We would do well to remember Austrian economist Eugen von Böhm-Bawerk whose birthday is today....
Today is the birthday of Eugen von Böhm-Bawerk, the Austrian economist who was one of the most energetic and persuasive critics of Marxism at the end of the nineteenth century. He was born in Brünn (now Brno) on 12 February 1851 and studied law and economics at the University of Vienna. He was one of the earliest disciples of Carl Menger who in the early 1870s revolutionised economics with the theory of marginal utility. Menger’s approach was quite simple. It was to break an economic good into units. A thirsty man finds his first cup of water delicious, but as the number of cups he consumes increases, the value of each of them for him goes down, to the point when an additional cup does not provide more satisfaction than something else on offer. This is the point where the marginal utility of water will be equal to the price offered for the cup of water in the marketplace, or for something else with the same capacity to satisfy a need. The marginal utility of a good is the utility of an additional unit, which usually decreases with increased consumption, until demand meets supply at a mutually acceptable price.
What this implied was that value was subjective. It was derived from the ability of a good to satisfy the needs of consumers and not from the production cost of the good. It followed, amongst other things, that Karl Marx’ labour theory of value was misconceived, and with it his theory of exploitation. Böhm-Bawerk identified several weaknesses in Marx’ theory of value. For example, it had been said that if it cost twice the labour to kill a beaver than a dear, then one beaver would exchange for two deer. Böhm-Bawerk observed that it might be ten times more difficult to catch an uncommon butterfly or a rare edible frog than a deer, but it did not follow that the butterfly or the frog would be ten times more valuable than the deer. Several other exceptions to the labour theory of value have to be made. The conclusion has to be, Böhm-Bawerk submitted, that Menger’s subjective theory of value explains these phenomena much more adequately. Old wine is more valuable than new wine and new bread more valuable than old bread because consumers have a preference for old wine and new bread.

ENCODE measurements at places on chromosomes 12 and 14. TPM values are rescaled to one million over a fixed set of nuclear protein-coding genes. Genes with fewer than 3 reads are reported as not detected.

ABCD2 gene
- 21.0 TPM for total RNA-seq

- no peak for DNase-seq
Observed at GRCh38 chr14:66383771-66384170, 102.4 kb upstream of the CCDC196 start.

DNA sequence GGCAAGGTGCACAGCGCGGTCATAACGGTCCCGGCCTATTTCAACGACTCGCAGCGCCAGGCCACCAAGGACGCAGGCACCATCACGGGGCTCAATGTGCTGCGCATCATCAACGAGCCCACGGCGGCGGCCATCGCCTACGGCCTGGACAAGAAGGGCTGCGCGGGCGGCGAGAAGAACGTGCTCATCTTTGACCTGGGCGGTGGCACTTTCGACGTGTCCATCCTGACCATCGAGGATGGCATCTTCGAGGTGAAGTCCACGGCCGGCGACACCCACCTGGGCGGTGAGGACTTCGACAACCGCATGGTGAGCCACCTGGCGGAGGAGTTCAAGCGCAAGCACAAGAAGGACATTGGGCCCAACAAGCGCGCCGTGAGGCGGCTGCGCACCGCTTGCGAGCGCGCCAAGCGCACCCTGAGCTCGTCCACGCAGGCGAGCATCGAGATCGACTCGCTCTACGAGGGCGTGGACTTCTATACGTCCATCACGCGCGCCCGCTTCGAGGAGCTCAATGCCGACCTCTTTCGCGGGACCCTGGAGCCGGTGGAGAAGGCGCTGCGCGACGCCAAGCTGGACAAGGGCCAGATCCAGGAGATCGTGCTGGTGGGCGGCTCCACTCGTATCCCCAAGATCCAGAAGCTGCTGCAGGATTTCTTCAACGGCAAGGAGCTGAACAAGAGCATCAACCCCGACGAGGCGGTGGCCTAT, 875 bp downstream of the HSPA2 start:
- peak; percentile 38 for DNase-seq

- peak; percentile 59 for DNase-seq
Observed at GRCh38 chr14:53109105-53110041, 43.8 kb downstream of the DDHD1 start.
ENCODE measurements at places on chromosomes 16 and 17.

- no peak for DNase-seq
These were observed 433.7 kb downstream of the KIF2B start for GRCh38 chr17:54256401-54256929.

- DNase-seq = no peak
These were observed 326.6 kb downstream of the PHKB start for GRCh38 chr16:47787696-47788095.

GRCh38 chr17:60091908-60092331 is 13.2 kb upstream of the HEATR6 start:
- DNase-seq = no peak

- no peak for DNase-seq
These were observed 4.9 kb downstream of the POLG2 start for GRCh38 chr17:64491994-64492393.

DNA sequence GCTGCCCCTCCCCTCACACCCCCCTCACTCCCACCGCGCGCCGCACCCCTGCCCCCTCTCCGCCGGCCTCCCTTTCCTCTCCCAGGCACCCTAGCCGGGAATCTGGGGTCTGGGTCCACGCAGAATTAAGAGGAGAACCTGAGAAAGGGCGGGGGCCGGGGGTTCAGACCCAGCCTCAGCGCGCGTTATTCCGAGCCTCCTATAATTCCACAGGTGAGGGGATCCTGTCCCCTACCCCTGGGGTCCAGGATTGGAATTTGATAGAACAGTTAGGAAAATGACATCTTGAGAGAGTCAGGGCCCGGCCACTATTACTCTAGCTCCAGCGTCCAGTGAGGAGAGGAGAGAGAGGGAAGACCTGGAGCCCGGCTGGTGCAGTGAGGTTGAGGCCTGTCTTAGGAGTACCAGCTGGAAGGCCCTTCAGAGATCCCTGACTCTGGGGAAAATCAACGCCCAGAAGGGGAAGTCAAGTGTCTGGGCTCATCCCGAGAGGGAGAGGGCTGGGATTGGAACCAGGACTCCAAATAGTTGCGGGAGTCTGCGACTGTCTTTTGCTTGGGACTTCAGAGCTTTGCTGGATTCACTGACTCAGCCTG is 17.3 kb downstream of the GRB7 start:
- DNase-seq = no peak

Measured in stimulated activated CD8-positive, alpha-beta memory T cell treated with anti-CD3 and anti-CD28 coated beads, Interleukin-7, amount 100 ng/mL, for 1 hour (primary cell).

Böhm-Bawerk also pointed out a basic inconsistency in Marx’ theory. In the first volume of Capital, published in 1867, Marx had made a distinction between variable and constant capital. Variable capital was the part of capital paid in wages, for the service of labour, whereas constant capital was the part paid for the means of production, such as raw materials, buildings and machinery. According to Marx, the surplus value extorted by the capitalists from the workers was in proportion to variable rather than constant capital. But enterprises are of different composition. Some are mostly dependent on the service of labour, for example restaurants. In other enterprises wages are a relatively small proportion of total outlays, for example in railways. The problem is that restaurants and railways, with their very different ratios of variable to constant capital, will in a free market be operated with roughly equal profit rates in the long run. Otherwise capital would flow from the less to the more profitable economic sectors.